About COOL

An important characteristic of today’s interactive technologies and applications is that they can be adopted and appropriated in different ways. Designing interactive technology that lends itself to user personalisation and allows appropriation in novel ways is not straightforward. The designer must somehow anticipate the changes a user may desire and consider the adoption/appropriation scenarios which may emerge in order to ensure they are catered for. Within this space, large appropriating everyday technologies in different ways is a very interesting area of work – especially where this is motivated by a desire to make a technology, or the behaviours around that technology, a 'must have' item among a specific social group. This must have item would then, most likely, be understood to be 'cool' in itself or become necessary to support 'cool' behavior within that group.

For groups such as teenagers, being perceived as 'cool' by their peers can have a very significant impact on their actions. Understandings and perceptions of 'cool' can also have a significant impact on the choices and behaviors of adults. The goals of the Cool aX (across) Continents, Cultures and Communities Workshop (COOL2012) will be to develop and expand what is already known about cool with UK teenagers, to explore a shared global understanding of what cool means, and to discuss the implications of this for the CHI community.

What is COOL?

Within 'cool' communities such as a teenager's peer group, it is assumed certain things and certain people can be identified as 'cool'. In understanding 'cool' from the standpoint of the onlooker it is still believed there can be a general understanding of cool that is shared amongst people – almost like the way we share an understanding of 'nice'.

Whilst people may claim to easily identify what is and is not cool, an agreed definition of the concept is elusive in the literature [1]. Cool has been described in terms of adjectives by many different commentators – some take a view of cool as being very much about consuming, others focus on cool as it applies to behaviours [2, 3, 4, 5].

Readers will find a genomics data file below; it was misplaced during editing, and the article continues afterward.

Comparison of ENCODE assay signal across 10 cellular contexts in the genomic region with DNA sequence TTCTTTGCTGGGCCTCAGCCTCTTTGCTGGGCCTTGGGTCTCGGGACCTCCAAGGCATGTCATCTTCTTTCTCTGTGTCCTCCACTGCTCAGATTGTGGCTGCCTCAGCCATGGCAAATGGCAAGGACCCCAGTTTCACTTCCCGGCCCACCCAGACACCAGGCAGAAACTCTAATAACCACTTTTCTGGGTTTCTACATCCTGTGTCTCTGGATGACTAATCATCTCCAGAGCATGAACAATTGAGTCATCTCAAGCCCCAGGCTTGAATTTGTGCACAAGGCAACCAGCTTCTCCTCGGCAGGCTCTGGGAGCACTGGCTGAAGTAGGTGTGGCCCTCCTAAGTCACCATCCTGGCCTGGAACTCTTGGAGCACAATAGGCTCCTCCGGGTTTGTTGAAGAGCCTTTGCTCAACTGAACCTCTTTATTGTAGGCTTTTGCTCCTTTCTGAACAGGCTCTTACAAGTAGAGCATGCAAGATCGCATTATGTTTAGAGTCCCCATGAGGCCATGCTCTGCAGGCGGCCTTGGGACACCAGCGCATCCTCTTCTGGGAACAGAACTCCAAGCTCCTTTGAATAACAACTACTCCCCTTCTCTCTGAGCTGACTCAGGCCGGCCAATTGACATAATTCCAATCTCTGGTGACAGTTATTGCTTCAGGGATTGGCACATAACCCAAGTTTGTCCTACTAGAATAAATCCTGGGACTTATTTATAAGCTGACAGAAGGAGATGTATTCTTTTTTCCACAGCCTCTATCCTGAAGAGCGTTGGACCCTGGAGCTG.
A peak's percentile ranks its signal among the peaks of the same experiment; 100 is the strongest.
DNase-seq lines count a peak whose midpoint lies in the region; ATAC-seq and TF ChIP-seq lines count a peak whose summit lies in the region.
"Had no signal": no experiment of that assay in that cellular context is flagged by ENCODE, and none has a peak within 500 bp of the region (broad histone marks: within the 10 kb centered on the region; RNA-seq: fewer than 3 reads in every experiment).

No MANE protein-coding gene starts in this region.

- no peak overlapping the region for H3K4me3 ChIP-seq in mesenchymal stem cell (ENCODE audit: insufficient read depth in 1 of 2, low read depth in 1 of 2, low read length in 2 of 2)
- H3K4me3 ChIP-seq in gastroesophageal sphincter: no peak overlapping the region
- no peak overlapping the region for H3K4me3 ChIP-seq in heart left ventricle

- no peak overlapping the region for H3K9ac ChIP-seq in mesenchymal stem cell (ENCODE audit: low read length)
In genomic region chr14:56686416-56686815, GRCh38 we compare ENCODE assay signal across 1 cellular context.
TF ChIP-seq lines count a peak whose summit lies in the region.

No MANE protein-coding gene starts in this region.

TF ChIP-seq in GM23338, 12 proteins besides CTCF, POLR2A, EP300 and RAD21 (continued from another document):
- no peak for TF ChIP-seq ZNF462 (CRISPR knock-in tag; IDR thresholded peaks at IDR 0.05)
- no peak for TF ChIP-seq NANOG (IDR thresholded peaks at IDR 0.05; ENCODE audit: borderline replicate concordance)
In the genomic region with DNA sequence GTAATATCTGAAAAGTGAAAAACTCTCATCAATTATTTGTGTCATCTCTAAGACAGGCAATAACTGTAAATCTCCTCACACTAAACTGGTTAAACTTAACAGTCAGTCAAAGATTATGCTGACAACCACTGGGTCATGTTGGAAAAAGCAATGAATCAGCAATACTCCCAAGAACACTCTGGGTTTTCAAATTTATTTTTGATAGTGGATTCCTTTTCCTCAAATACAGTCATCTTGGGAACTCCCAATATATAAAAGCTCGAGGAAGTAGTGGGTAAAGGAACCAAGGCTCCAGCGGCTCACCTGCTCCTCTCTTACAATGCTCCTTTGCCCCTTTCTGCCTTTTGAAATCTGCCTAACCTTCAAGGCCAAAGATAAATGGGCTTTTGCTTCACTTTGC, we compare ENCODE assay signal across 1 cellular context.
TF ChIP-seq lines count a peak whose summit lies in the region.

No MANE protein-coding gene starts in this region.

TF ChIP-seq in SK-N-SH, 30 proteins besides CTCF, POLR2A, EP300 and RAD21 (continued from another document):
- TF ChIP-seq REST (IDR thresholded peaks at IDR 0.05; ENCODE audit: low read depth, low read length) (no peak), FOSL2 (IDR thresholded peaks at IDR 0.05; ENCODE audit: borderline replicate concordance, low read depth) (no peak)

From the literature, several characteristics of cool include retro, authentic, high value, rebellious, antisocial, innovative [2, 4, 6] . These characteristics are far from comprehensively defined and, as with judgements of cool itself, can be highly subjective. Design for cool is still quite elusive. A workshop at CHI in 2010 looked at cool design and offered two design principles [5, 7]):

  • Make work feel like play
  • Make something familiar more fun, delightful, or effortless

Our initial theory of cool, as it aligns to design, is that it is different things in diminishing proportions within a hierarchy. At the top of this hierarchy there is the being of cool, next there is the behaviour of cool (doing cool), and lastly, most common, there is the having of cool items. We believe that it may be possible to design cool products, but what is more alluring is the possibility to design for cool, that is to design products that will allow appropriation in regard to cool behaviours.

In 2011 a CHI work in progress paper by Read et al. [8] established that there were six facets to cool that could be applied to work with UK teenagers. These were:

CODEExplanation and References
REBRebellious and / or illicit (probably has some socially or morally unacceptable line to it) [2]. AS Anti social (encourages anti social behaviours – maybe avoiding the need to mix with others or encouraging anti social behaviours like bullying and violence) [2]
RETRetro (clearly from a previous era) [6].
AUTHAuthentic – the real thing (more about items that are 'the must have' brands – and maybe are 'hip' or trendy at the moment) [15], [6].
RICHMany desire – affordability issues – big money (probably less about brands and more about features – where having this item would mainly signify you have a lot of money to spend) [3] (in reference to Aston Martin cars).
INNInnovative - original (something that is really a bit of a surprise – where – on encountering this thing – people would be impressed by it for its unusualness rather than for any of the other items above) [3].
Facets of Cool

COOL aX Continents, Cultures and Communities